finally beginningtoalmost startgetting things right with respect to this question.I don't actually think the issue here is exclusively empirical; I can sense important disagreements that may be better characterized as value differences (conceivably, these may ultimately also reduce to empirical disagreements, but if so it would be at several more inferential steps' remove). But I will concede that there is a substantial empirical component. On my analysis, what it boils down to is that you think you have a good way of predicting the long-term impact of mathematical work, whereas I don't think you do, because I don't think the heuristics you're using are any more powerful than (or even particularly different from) the most common human default.

My claim was that Einstein explicitly considered gravity as curvature of space before being aware of any formal developments in non-Euclidean geometry. I inferred that, if Einstein had lived before any formal developments in non-Euclidean geometry occurred, then non-Euclidean geometry would have become an object of study not because it was interesting but because it was important. If you really want to have this argument, then you should describe where you think things would have broken down if non-Euclidean geometry had not already been developed. Would general relativity never have occurred to Einstein? Would the community have scoffed at the idea more than they did? Would the theory have stagnated before the math could catch up?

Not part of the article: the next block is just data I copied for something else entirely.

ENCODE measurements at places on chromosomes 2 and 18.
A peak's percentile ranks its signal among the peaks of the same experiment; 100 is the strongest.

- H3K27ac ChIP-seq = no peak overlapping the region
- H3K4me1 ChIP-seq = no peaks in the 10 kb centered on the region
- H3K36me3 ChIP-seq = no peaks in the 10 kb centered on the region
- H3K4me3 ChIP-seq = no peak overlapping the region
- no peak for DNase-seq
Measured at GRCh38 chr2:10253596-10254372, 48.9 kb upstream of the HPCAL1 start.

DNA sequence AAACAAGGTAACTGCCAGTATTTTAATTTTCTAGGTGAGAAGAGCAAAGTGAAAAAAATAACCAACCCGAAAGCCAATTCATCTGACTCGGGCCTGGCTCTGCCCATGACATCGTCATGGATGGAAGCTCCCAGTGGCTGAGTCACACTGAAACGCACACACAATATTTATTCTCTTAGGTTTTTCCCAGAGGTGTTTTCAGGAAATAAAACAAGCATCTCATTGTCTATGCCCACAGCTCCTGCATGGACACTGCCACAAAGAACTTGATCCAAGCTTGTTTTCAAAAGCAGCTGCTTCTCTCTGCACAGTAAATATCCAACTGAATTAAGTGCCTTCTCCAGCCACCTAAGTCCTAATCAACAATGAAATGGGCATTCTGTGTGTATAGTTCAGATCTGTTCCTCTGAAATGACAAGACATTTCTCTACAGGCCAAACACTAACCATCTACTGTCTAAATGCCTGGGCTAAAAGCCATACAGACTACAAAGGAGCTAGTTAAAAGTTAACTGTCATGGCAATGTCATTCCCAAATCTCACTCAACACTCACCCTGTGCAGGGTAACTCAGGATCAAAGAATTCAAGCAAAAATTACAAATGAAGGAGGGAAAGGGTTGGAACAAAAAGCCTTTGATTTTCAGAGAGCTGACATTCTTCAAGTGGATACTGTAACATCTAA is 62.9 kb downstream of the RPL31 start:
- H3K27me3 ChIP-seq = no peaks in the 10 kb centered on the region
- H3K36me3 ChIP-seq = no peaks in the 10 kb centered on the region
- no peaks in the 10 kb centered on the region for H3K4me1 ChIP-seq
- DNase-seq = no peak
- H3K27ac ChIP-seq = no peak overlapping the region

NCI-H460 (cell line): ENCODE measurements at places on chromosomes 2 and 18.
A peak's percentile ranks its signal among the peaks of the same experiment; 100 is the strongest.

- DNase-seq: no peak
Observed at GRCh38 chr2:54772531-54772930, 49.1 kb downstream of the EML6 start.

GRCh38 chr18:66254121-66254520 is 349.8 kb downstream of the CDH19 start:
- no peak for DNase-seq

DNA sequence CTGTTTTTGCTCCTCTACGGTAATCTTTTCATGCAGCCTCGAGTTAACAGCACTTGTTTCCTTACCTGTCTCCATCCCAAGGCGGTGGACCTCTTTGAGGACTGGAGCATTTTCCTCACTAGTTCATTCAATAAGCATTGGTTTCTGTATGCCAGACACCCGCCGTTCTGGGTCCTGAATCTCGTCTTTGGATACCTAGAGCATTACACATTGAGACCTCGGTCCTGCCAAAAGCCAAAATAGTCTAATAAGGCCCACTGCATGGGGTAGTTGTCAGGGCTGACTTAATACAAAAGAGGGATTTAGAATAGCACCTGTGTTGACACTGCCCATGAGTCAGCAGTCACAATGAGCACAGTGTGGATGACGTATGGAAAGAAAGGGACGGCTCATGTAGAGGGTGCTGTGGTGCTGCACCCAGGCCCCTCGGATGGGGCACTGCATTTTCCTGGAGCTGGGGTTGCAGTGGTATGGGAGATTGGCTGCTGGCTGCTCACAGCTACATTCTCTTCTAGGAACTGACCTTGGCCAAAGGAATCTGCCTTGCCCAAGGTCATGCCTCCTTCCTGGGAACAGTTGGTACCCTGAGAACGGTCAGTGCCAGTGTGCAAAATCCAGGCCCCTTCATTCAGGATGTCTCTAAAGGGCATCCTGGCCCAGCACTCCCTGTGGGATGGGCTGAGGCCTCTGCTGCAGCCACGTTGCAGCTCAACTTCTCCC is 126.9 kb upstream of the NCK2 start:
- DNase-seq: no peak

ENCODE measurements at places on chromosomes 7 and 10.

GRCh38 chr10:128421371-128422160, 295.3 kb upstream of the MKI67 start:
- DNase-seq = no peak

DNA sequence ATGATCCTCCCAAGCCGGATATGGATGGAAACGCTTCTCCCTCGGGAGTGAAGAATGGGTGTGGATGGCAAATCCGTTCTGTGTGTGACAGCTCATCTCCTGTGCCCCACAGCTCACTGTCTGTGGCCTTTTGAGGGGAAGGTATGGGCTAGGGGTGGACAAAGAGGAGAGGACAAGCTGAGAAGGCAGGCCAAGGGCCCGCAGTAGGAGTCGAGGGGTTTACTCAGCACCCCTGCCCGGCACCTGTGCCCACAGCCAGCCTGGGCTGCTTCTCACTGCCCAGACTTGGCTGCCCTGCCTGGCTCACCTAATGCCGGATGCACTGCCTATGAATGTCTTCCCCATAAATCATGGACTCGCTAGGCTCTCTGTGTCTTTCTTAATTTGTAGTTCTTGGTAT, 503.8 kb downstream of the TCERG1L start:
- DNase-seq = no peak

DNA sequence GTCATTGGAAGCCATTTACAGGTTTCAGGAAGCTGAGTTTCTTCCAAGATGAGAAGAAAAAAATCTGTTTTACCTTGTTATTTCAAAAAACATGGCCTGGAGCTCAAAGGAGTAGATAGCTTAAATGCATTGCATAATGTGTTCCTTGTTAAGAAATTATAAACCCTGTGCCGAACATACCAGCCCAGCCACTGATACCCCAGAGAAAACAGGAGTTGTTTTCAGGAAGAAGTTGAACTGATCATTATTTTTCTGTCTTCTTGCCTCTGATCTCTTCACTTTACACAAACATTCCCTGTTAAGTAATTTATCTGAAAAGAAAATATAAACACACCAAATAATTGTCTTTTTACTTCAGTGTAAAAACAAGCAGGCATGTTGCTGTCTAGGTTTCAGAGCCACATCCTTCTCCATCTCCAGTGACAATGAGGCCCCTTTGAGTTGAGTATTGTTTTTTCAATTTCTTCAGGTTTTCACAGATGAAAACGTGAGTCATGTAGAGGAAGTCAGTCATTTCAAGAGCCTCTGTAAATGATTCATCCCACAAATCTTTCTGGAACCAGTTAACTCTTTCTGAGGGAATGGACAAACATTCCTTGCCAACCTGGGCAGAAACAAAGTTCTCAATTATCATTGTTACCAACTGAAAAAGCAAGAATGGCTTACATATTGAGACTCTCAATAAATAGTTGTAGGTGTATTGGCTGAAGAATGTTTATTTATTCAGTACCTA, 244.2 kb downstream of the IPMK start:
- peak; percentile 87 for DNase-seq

But lets count this as a point for the home team. Lets suppose that general relativity had been set back a hundred years, and that we had never considered the possibility of gravitational time dilation until we discovered the empirical formula for the time dilation experienced by satellites. I agree that this is worse than what really happened, but its not bad enough to convince me that I should support work on interesting problems. I would be interested in additional examples, even if they were much less compelling.

I don't really

carewhether your position is motivated cognition. I realized my own beliefsweremotivated cognition, and now I would like to replace them with beliefs that better reflect reality.We are both trying to predict the long-term impact of human activities. You don't get to abstain from having beliefs. My claim is that concretely motivated problems are a significantly better use of the smartest researchers' time than interesting abstract problems; your claim is that they aren't. I came to my belief by observing the historical record, noting that important advances have at least been

proximatelydue to smart people working on concrete problems, and suspecting that the causal connections drawn to more abstract problems are highly tenuous. If you think this reasoning is the explanation for the rate of human progress prior to the 17th century, then you should say so and I can describe at length why I believe you are almost certainly wrong.This essay is also in video form.